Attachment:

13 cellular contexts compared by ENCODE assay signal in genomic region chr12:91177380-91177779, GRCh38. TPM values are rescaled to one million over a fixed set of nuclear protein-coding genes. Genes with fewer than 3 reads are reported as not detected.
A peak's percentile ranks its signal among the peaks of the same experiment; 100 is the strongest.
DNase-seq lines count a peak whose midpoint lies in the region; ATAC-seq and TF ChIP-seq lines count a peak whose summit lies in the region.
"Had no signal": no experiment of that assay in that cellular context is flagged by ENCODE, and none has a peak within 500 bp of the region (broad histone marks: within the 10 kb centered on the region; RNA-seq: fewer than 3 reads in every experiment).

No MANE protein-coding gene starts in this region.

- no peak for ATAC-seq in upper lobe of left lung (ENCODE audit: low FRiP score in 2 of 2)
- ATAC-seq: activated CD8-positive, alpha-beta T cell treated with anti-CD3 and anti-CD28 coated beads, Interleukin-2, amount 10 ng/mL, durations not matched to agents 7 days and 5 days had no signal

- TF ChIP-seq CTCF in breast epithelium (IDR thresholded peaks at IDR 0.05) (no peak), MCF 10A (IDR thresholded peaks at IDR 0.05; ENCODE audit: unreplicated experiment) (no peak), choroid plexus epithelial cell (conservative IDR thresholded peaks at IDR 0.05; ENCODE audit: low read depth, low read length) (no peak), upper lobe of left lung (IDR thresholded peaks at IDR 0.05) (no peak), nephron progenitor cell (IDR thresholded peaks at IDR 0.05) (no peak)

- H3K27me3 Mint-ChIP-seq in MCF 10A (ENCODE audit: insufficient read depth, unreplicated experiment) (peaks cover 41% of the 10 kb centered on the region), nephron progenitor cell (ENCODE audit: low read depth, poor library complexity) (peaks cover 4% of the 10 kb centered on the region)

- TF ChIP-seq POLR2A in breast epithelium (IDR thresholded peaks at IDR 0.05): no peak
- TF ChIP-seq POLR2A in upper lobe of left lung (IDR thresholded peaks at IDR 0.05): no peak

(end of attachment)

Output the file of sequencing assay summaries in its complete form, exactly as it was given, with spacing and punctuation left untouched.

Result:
13 cellular contexts compared by ENCODE assay signal in genomic region chr12:91177380-91177779, GRCh38. TPM values are rescaled to one million over a fixed set of nuclear protein-coding genes. Genes with fewer than 3 reads are reported as not detected.
A peak's percentile ranks its signal among the peaks of the same experiment; 100 is the strongest.
DNase-seq lines count a peak whose midpoint lies in the region; ATAC-seq and TF ChIP-seq lines count a peak whose summit lies in the region.
"Had no signal": no experiment of that assay in that cellular context is flagged by ENCODE, and none has a peak within 500 bp of the region (broad histone marks: within the 10 kb centered on the region; RNA-seq: fewer than 3 reads in every experiment).

No MANE protein-coding gene starts in this region.

- no peak for ATAC-seq in upper lobe of left lung (ENCODE audit: low FRiP score in 2 of 2)
- ATAC-seq: activated CD8-positive, alpha-beta T cell treated with anti-CD3 and anti-CD28 coated beads, Interleukin-2, amount 10 ng/mL, durations not matched to agents 7 days and 5 days had no signal

- TF ChIP-seq CTCF in breast epithelium (IDR thresholded peaks at IDR 0.05) (no peak), MCF 10A (IDR thresholded peaks at IDR 0.05; ENCODE audit: unreplicated experiment) (no peak), choroid plexus epithelial cell (conservative IDR thresholded peaks at IDR 0.05; ENCODE audit: low read depth, low read length) (no peak), upper lobe of left lung (IDR thresholded peaks at IDR 0.05) (no peak), nephron progenitor cell (IDR thresholded peaks at IDR 0.05) (no peak)

- H3K27me3 Mint-ChIP-seq in MCF 10A (ENCODE audit: insufficient read depth, unreplicated experiment) (peaks cover 41% of the 10 kb centered on the region), nephron progenitor cell (ENCODE audit: low read depth, poor library complexity) (peaks cover 4% of the 10 kb centered on the region)

- TF ChIP-seq POLR2A in breast epithelium (IDR thresholded peaks at IDR 0.05): no peak
- TF ChIP-seq POLR2A in upper lobe of left lung (IDR thresholded peaks at IDR 0.05): no peak